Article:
Taking control: a learner’s perspective on ‘emergency remote teaching’

Screenshot of Web Conference on laptop

Invited Contribution

Tino Maduku, recent Masters Graduate of Gachon University, South Korea, outlines their personal experience of ’emergency remote teaching’ as a consequence of COVID-19. Their ability to customise and personalise the experience is noteworthy.

Technology has created new opportunities for students and educators to view educational processes, goals, and environments in an exciting way. Access to the Internet and digital technologies has changed the learning experience and a one-size-fits-all approach is giving way to customization in content, learning styles, methodology, and practice. Thus, learning has evolved, shifting to a more student-centered approach that supports a more equitable experience for students.

Considering the early stages of the COVID-19 pandemic which disrupted education worldwide, flexible learning ensured the continuity of inclusive and accessible education when traditional modes of learning were not feasible. The 3rd semester of my Master’s program in Global Business and Entrepreneurship was scheduled to commence in March 2020. However, there were delays as university administrators were deciding on the best course of action for learning to continue during the pandemic. At this time, online learning systems to support emergency remote teaching were not yet fully in place so the decision was to wait for the outbreak to be contained. As time progressed, the department decided to start the semester online as there was no indication that the outbreak would slow down soon.

The semester eventually commenced in April 2020, with the use of Cisco Webex Meetings for video lectures. In June 2020, when there seemed to be a reduction in the number of cases, we were asked if we preferred to continue with online learning or would rather return to the physical classroom. As my colleagues and I were already used to the flexible mode of learning offered by the former, we opted to continue learning online, which continued until the end of July 2020 when the semester ended. Online learning during this period offered me a form of flexibility, rather than having to show up to a class as a requirement, online learning gave me full control and accountability as I could decide and allocate time for learning on my own accord. This control allowed me to co-ordinate my learning around other commitments and ensured that I would learn at the optimal time, in a less stressful environment. By taking responsibility for my own learning experience, I also acquired self-discipline which is a skill I can later implement within the workplace.

Learning materials were made available in digital formats, such as webcasts, videos, audio; and this helped me achieve better grades as I was learning at my own pace, and I could always refer to the digital content for details I might have missed. The flexibility of online learning allowed me to fully grasp concepts and ensured full comprehension before moving to the next section or topic. I was exposed to various online learning tools and technologies such as WebBoard, Google Groups, Desire2Learn, Moodle, SlideShare, Mural, and bulletin boards. Using these tools made me well-versed in technological advances and increased my technical acumen.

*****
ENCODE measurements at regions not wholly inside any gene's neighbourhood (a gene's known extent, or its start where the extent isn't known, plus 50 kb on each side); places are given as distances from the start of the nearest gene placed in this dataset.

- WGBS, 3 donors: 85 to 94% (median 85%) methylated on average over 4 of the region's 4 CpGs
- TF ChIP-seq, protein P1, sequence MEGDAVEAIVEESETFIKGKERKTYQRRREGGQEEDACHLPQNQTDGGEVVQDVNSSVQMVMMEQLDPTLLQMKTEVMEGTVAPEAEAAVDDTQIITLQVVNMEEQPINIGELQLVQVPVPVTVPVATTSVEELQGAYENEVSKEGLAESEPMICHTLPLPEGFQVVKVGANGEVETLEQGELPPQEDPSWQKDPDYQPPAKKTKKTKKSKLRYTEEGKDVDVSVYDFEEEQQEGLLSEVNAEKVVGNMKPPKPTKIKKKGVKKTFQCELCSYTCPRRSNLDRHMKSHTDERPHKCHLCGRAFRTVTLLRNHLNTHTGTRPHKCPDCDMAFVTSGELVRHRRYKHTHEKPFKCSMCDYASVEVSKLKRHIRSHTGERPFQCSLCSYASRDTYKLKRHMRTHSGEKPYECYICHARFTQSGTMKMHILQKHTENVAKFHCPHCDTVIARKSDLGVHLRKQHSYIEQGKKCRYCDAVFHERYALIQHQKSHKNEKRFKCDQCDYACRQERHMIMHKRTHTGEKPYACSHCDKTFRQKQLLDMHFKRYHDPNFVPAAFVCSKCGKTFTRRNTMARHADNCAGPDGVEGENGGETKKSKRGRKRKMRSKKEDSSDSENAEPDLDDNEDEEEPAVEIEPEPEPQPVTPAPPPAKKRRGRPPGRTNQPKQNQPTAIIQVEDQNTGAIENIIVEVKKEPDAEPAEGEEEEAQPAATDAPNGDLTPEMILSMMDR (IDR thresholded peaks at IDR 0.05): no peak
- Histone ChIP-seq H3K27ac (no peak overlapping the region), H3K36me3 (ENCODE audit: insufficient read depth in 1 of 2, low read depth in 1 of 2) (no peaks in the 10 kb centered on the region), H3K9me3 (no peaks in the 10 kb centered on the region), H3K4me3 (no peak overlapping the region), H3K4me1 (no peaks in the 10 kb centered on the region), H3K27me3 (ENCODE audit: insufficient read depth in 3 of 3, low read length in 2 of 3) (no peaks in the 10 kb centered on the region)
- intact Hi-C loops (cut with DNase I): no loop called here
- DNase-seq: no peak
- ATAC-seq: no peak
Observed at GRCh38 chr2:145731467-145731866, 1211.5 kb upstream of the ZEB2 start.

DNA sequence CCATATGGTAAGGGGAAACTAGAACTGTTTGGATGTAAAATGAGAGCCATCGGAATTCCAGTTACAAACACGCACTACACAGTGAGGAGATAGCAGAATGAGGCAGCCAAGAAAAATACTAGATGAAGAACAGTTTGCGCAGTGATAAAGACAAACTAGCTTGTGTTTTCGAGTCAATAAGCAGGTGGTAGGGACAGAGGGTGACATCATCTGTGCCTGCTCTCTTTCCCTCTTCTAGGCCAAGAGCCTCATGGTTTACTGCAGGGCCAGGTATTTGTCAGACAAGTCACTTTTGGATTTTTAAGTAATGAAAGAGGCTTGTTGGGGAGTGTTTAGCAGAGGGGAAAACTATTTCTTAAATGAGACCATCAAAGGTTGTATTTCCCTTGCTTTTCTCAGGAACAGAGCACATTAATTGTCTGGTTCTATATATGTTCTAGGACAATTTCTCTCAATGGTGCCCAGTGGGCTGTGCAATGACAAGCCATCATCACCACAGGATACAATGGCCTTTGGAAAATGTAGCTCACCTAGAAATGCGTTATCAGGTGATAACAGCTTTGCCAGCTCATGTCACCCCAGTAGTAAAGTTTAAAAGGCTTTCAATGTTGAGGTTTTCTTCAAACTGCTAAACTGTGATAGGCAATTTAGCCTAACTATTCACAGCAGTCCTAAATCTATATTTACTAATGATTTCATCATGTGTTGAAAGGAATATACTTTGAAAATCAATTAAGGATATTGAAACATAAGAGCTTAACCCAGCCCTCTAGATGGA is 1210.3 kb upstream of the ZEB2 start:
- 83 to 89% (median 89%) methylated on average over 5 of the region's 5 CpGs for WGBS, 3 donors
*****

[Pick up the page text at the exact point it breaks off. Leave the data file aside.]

I also got to be accountable during exams which were to be taken online and this element was challenging as we were required to have 2 cameras turned on during the exam (webcam showing my face and another camera showing my hands and screen) for the examiners to have full control of the online exam environment. The experience did come with some challenges though for example, as these exams were computer-based. Although provisions were made, some of my colleagues who could not type fast were anxious about completing the exams within the time limit. The 4th semester was a lot more flexible as I was only writing my thesis, with no classes to attend, however I did have a flexible supervision process as I would occasionally meet my thesis supervisor online or in-person depending on the situation.

Through this experience of flexible learning, I got to appreciate learning more. Flexible learning identified and managed the diversity between me and my peers. Abilities, efforts, and aspirations differ between students, the flexible learning provided by online learning ensured that we all enjoyed learning and performed to our highest potential. I easily felt like the curriculum was developed for me to succeed and this pushed me to fully express myself. I got to pursue my areas of strengths and interests, which did not come at the expense of other students. I enjoyed the opportunity to connect with my peers online to discuss course assignments, practical and theoretical applications of new information. I also enjoyed sharing and co-editing presentations synchronously and asynchronously and this generated insight into learner-directed approaches and fostered engagement.

Overall, through flexible learning, my learning outcomes were improved, and I got the most out of the educational experience as access to learning increased. In a way, resources were not wasted, I felt I could focus on the requirements of the curriculum and my needs as a learner, leading to quality learning. This effectively determined how much and how well I learnt translating into personal, social, and development skills. As I assumed responsibility for my learning, I also learnt other leadership skills and learnt to become independent and accountable in all aspects of life.

Photo by Chris Montgomery on Unsplash

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